Dirt racing legend discusses the rule book
Scott Bloomquist is a dirt track racing legend. And he’s been here since the beginning of the rulebook.
The famed #0 team has collected 600 victories. The driver with a shop based in Tennessee has collected 9 national series championships along the way.
When dominating tracks across the country, over several decades, it’s natural for the rule book to be written in your name. That’s the case for Bloomquist.
There’s endless interesting stories from the tech shed featuring Bloomquist.
While speaking to Dale Earnhardt Jr, Bloomquist detailed where several innovative items came from…
Scott Bloomquist talks ingenuity
“My dad’s a hell of a mechanic. He was always doing something,” Bloomquist stated via the Dale Jr Download.
On the Scott Bloomquist Racing property, one shed is dedicated to planes. They are owned by Bloomquist’s father.
“With some of his airplane stuff, if he couldn’t find the machine guns that would be authentic, he would just build some that looked exactly like them.”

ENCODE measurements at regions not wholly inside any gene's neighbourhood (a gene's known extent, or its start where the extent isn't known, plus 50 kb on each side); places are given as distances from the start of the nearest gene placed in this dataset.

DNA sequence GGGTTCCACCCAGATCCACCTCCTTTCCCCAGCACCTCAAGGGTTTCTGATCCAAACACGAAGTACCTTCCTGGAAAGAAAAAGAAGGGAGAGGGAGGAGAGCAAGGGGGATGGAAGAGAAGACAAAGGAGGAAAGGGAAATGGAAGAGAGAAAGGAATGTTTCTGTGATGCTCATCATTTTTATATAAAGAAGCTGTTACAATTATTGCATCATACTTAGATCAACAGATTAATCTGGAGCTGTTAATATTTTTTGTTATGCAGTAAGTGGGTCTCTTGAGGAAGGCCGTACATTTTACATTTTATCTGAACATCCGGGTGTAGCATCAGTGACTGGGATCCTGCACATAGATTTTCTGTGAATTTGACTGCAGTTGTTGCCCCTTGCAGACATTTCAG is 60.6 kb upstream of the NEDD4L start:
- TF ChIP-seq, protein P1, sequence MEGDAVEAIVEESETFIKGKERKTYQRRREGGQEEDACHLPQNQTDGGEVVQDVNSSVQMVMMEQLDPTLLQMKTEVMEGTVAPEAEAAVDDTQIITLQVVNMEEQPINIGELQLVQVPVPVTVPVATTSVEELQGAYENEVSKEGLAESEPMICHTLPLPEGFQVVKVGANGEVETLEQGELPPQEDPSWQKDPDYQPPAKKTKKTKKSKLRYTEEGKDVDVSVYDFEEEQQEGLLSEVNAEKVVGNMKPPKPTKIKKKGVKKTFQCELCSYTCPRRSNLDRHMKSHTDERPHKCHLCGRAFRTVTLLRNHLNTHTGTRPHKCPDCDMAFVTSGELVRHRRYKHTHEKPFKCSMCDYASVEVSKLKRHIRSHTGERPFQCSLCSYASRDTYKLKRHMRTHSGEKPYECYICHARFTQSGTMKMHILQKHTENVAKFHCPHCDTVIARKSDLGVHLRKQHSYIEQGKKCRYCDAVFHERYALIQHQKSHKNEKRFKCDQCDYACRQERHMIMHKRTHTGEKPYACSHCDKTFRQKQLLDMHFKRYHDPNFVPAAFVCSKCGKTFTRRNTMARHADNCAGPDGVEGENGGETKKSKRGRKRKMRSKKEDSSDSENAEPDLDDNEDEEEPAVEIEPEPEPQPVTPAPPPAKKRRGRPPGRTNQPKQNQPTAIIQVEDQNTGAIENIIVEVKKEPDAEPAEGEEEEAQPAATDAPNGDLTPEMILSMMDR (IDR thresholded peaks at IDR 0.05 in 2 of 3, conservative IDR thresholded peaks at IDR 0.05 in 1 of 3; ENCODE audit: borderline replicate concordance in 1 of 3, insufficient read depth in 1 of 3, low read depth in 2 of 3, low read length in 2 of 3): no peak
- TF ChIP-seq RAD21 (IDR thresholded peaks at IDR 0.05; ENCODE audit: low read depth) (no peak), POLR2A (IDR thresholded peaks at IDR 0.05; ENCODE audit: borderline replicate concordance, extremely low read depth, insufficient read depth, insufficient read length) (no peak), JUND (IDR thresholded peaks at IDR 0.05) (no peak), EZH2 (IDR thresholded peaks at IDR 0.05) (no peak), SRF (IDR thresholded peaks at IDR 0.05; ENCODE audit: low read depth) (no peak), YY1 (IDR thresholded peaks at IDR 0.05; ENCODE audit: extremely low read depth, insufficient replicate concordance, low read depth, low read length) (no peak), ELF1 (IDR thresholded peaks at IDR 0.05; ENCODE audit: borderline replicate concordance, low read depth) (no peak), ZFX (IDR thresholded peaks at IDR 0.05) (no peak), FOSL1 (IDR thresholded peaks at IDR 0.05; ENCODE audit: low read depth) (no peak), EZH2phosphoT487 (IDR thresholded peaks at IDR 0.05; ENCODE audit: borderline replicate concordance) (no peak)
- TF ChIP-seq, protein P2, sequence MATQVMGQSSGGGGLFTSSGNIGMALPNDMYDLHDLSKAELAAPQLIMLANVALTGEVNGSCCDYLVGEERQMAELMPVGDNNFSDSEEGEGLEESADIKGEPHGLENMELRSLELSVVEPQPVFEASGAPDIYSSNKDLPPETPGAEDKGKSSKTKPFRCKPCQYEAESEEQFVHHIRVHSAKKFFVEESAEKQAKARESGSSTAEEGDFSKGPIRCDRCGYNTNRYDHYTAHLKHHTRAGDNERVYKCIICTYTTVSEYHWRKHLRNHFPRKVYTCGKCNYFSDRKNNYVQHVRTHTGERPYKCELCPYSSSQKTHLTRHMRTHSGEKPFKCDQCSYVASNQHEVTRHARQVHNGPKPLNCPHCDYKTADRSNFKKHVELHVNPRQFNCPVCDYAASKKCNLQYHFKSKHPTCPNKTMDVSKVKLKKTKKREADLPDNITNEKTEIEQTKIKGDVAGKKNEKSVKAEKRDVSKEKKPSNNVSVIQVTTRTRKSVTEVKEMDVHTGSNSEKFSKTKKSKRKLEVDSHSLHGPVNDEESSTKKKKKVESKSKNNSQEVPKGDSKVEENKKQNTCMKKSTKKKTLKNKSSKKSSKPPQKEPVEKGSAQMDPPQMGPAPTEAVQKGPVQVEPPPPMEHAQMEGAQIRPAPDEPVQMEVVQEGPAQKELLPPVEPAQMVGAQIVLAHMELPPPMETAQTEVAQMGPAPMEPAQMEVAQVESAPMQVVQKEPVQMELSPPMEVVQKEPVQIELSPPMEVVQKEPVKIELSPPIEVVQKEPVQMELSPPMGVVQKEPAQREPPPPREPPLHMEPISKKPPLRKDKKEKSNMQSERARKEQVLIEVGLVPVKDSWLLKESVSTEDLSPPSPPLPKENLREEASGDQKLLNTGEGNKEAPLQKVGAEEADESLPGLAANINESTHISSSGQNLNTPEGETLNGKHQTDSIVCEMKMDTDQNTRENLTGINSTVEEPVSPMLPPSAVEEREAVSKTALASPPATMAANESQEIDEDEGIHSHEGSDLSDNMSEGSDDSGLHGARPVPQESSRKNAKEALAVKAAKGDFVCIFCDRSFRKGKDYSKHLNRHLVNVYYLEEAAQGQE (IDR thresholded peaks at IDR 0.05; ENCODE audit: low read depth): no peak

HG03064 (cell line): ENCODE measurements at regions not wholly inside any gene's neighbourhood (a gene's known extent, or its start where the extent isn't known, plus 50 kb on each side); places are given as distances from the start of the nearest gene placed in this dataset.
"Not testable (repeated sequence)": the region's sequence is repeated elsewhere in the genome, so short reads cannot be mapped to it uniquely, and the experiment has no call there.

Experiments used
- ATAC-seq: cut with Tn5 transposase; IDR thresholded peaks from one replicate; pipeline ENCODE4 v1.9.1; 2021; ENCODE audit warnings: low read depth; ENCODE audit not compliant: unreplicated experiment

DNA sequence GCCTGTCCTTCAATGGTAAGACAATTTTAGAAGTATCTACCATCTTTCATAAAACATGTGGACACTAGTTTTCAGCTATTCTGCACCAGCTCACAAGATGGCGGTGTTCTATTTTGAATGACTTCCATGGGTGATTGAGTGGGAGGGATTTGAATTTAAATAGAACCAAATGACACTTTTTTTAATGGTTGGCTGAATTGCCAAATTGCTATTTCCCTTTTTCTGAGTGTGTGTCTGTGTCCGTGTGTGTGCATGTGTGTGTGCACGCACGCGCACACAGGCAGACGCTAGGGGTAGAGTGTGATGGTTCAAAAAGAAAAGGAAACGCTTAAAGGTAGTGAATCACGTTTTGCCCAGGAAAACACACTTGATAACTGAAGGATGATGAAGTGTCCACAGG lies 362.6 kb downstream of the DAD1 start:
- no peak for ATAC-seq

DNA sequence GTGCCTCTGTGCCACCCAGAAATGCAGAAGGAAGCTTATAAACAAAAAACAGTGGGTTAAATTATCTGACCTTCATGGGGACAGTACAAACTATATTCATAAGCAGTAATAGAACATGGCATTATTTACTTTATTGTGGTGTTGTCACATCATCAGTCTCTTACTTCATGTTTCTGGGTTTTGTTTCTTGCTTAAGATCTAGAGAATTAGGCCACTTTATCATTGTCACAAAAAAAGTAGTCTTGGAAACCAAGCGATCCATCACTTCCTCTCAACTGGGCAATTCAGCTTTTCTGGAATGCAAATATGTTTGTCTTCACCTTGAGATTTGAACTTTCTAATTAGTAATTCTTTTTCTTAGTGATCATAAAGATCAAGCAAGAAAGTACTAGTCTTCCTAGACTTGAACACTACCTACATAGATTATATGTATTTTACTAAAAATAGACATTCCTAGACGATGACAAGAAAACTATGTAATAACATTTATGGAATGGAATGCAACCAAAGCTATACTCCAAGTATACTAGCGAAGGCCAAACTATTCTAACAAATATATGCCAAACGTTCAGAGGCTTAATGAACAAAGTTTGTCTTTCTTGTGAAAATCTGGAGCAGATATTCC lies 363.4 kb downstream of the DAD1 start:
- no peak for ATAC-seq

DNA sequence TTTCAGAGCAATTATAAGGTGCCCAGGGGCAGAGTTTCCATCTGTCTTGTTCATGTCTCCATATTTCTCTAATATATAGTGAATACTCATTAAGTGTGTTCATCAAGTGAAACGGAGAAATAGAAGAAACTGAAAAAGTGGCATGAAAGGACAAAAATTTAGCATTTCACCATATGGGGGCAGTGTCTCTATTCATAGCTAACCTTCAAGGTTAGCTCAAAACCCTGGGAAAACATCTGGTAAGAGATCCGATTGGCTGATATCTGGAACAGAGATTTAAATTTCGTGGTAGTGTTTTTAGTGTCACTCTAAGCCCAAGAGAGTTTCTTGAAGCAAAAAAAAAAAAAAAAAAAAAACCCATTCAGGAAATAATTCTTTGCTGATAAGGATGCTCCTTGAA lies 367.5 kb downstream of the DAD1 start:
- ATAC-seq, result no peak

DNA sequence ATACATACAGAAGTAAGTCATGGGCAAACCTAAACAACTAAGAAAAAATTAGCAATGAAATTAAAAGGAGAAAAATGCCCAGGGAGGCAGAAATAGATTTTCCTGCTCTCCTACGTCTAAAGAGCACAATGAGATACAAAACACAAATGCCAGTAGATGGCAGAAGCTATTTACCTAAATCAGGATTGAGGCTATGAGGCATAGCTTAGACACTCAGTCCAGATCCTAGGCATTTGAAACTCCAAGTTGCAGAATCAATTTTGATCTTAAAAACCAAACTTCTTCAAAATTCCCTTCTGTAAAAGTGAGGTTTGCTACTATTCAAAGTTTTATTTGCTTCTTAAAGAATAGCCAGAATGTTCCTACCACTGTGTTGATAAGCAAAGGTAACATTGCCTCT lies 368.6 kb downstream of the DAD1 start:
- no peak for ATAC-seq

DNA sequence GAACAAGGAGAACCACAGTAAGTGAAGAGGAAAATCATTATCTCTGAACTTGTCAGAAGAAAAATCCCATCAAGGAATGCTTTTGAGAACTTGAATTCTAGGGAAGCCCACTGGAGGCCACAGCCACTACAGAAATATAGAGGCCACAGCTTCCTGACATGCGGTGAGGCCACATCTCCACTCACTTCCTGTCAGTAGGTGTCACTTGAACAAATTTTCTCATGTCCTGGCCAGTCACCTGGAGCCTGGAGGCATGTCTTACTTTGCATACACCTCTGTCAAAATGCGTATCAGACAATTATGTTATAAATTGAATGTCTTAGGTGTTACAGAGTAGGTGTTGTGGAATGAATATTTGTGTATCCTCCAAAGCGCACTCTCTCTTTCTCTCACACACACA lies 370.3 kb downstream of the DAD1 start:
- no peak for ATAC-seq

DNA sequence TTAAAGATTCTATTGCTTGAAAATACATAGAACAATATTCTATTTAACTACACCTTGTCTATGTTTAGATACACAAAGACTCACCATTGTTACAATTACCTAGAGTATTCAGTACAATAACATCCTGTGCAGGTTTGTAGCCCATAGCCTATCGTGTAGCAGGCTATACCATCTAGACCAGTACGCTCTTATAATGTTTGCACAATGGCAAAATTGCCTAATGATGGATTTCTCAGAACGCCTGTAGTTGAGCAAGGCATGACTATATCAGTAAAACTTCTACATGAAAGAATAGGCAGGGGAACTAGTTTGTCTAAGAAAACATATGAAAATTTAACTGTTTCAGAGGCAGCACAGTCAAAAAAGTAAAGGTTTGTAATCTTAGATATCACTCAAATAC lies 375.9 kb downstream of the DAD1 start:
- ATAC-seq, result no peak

“In racing, if I had an idea, I pursued it. If someone else didn’t make it, I made it.”
“Fuel cells, there was never a fuel cell that wasn’t square. We designed the first teardrop cell and made it become part of a wing, under the car. Just always into air.”
“I was at Kingsport, some laps cars were involved in an accident and I hit them with the left rear, going by. Never thought that it bent the rearend.”
“I wasn’t having any problem winning, every weekend. I go back the next week and I’m struggling. Run a distant 2nd.”
“I thought, ‘Something had to have happened when I hit those guys.’ The rearend had been bent back, so now I’m toed out, quite a bit.”
“Then, I started playing with bending it forward. Then, started playing with bending camber. Just got my mind opened up. Never had thought about it.”
3/4’s of the rulebook
“Three-quarters of the rulebook is because of me,” Scott Bloomquist added.
“Three-quarters of it are rules to get me to stop doing things I was doing and had come up with. People don’t wanna work that hard so they just get a rule put against it.”
“Here’s what I learned. You quit working on things they can see. Work in areas they can’t see.”
“Oh yeah, something like lead that’s empty,” Bloomquist added.
“That will throw them off. When you think you really got something that’s going to be an advantage, you need to do something that is so obviously blatant, pisses them off and insults them that you even tried to do it. That’s all they see and all they think about. Then, you go right on through with the goody.”
“There some that want to win and there’s some that refuse to lose. If you refuse to lose, you’re going to put a lot of hours in life.”
Bloomquist recently battled a leg injury. He’s returned to the car and continues to race.